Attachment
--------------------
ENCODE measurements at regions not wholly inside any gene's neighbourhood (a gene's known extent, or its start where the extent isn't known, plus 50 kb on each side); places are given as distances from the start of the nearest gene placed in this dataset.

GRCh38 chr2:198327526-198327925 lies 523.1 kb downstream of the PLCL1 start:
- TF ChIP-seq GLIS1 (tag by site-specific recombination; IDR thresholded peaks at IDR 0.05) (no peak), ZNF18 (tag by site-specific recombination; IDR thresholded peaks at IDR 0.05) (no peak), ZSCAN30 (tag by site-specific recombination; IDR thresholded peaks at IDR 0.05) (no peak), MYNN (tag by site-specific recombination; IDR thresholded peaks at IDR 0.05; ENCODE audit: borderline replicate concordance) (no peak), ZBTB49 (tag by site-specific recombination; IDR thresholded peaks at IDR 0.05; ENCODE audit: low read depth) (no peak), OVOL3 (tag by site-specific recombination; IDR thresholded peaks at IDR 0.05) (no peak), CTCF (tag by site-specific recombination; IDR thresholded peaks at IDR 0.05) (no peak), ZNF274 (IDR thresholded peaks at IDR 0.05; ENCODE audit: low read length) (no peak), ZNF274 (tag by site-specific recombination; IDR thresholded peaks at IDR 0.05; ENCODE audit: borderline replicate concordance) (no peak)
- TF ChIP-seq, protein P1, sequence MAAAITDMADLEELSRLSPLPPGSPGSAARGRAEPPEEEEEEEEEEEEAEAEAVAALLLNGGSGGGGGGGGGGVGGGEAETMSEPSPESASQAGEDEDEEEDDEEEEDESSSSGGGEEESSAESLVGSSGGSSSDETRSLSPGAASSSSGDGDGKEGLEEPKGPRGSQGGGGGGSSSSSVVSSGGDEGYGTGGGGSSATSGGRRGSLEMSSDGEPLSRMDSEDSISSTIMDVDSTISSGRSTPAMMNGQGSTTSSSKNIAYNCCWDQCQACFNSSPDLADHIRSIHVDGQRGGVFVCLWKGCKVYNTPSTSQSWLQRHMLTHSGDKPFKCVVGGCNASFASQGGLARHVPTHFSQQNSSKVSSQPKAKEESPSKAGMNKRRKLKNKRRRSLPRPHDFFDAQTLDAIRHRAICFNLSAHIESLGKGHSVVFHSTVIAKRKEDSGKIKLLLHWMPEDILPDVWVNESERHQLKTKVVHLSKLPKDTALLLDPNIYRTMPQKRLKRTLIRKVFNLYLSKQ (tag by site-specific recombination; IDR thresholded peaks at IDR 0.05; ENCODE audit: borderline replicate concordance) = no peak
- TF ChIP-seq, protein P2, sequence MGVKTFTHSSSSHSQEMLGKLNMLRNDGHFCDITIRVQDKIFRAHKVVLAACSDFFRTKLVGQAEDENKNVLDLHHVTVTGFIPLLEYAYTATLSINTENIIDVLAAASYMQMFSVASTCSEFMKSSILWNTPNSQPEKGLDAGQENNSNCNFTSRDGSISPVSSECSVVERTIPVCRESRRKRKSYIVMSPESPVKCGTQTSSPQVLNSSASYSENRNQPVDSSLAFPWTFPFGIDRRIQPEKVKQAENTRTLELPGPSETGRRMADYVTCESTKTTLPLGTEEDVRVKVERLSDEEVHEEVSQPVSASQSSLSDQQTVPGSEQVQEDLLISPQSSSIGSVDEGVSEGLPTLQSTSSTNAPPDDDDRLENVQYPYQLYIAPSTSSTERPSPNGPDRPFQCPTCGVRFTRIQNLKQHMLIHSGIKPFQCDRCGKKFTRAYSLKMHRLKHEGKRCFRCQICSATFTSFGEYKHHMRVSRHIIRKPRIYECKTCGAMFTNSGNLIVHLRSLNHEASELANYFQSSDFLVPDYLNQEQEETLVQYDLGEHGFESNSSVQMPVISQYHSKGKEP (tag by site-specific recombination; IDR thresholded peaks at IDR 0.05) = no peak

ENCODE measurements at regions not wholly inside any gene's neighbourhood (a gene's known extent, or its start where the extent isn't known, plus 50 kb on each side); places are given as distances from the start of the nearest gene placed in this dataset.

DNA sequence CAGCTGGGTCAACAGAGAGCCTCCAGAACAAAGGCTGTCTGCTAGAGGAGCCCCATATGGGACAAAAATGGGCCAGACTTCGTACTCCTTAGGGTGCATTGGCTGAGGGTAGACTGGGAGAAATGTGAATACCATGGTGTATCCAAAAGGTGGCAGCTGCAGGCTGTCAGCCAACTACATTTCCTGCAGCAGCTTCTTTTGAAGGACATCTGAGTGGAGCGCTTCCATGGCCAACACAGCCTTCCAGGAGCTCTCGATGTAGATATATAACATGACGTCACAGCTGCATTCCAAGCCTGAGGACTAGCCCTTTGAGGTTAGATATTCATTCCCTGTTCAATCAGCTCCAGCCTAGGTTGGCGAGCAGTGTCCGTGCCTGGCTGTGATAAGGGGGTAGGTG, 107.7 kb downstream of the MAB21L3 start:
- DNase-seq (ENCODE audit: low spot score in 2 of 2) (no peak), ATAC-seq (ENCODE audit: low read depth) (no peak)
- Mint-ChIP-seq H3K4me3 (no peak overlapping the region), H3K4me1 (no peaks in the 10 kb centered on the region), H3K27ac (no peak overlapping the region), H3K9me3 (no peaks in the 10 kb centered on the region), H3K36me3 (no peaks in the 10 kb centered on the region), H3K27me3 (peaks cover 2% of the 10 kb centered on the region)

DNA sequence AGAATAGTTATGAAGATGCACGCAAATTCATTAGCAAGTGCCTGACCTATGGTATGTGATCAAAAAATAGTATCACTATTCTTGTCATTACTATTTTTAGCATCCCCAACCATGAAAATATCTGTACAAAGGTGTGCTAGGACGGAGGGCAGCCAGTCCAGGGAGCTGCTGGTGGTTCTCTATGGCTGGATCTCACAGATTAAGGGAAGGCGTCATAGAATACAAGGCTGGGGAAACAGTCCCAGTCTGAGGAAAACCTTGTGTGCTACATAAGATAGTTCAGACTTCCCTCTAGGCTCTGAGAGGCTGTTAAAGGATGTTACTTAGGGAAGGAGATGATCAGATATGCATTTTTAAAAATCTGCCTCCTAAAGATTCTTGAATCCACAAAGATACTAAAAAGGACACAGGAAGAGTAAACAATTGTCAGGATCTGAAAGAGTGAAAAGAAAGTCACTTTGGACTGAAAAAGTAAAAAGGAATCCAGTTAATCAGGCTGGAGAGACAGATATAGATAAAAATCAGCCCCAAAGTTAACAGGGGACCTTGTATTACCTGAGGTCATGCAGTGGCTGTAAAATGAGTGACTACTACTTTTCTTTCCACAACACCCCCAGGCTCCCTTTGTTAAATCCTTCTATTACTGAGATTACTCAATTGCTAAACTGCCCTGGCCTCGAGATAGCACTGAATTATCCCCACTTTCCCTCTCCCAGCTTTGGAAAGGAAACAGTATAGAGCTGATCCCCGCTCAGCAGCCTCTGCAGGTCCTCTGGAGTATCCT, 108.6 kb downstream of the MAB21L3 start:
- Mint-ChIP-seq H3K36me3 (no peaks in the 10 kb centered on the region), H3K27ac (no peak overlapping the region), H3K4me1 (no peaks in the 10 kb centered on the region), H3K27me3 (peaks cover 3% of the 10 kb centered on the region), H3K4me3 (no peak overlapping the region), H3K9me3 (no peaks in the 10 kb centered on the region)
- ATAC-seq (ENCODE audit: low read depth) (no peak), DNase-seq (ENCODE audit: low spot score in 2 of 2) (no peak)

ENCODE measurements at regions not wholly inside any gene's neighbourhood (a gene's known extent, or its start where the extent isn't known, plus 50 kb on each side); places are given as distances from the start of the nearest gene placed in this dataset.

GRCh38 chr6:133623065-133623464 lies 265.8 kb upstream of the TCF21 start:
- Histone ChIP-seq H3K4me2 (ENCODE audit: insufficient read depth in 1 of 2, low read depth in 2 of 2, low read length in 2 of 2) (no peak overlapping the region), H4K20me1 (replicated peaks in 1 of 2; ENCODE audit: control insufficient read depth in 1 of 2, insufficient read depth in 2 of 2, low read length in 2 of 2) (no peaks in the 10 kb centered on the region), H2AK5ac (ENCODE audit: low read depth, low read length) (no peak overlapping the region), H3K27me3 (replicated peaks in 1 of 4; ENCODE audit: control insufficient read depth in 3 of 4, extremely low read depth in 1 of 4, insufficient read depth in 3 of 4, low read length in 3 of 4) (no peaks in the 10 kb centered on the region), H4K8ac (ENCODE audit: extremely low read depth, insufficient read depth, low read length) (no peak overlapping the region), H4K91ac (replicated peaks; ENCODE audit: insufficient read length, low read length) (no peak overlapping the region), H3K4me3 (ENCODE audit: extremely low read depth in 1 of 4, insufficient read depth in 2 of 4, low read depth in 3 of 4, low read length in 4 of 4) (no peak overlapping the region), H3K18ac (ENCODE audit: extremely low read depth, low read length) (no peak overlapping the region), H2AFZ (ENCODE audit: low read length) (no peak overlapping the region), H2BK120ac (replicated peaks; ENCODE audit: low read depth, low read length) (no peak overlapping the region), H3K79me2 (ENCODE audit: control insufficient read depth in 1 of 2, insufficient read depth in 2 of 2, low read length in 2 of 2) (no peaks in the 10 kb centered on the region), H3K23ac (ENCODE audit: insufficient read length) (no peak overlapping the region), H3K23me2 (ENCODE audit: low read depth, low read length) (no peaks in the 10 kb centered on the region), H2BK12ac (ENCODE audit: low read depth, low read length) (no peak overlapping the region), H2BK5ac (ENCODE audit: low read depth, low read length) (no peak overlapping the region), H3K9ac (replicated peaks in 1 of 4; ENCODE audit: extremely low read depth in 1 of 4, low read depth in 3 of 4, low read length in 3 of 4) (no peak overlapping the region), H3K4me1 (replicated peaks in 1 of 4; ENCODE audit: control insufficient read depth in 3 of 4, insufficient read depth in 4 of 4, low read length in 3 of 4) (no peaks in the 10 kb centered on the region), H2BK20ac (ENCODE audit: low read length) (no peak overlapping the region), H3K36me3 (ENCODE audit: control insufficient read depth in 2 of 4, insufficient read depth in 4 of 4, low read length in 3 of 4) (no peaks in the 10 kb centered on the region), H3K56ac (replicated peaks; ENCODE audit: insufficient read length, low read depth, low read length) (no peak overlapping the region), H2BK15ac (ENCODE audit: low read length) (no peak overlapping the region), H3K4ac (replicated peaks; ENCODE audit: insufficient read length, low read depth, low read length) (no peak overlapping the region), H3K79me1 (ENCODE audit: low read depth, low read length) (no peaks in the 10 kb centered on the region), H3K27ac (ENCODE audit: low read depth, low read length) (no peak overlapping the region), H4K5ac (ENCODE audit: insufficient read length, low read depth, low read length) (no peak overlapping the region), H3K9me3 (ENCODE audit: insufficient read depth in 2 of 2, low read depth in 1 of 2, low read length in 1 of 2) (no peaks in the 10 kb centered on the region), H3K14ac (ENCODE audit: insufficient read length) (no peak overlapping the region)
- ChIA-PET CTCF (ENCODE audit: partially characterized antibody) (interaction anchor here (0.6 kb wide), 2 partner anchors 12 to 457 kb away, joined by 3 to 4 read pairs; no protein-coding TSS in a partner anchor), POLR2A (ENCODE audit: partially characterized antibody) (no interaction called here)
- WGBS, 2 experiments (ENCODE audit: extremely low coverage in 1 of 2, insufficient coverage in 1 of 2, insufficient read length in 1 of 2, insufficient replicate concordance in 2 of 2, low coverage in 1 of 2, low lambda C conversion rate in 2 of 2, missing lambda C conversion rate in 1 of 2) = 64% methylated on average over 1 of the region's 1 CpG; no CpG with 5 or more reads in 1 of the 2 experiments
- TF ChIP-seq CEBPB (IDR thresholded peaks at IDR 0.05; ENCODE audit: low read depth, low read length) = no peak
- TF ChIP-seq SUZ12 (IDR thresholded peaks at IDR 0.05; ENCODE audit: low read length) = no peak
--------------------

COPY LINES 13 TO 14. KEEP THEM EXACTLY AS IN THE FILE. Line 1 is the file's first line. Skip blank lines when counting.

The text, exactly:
ENCODE measurements at regions not wholly inside any gene's neighbourhood (a gene's known extent, or its start where the extent isn't known, plus 50 kb on each side); places are given as distances from the start of the nearest gene placed in this dataset.

GRCh38 chr6:133623065-133623464 lies 265.8 kb upstream of the TCF21 start: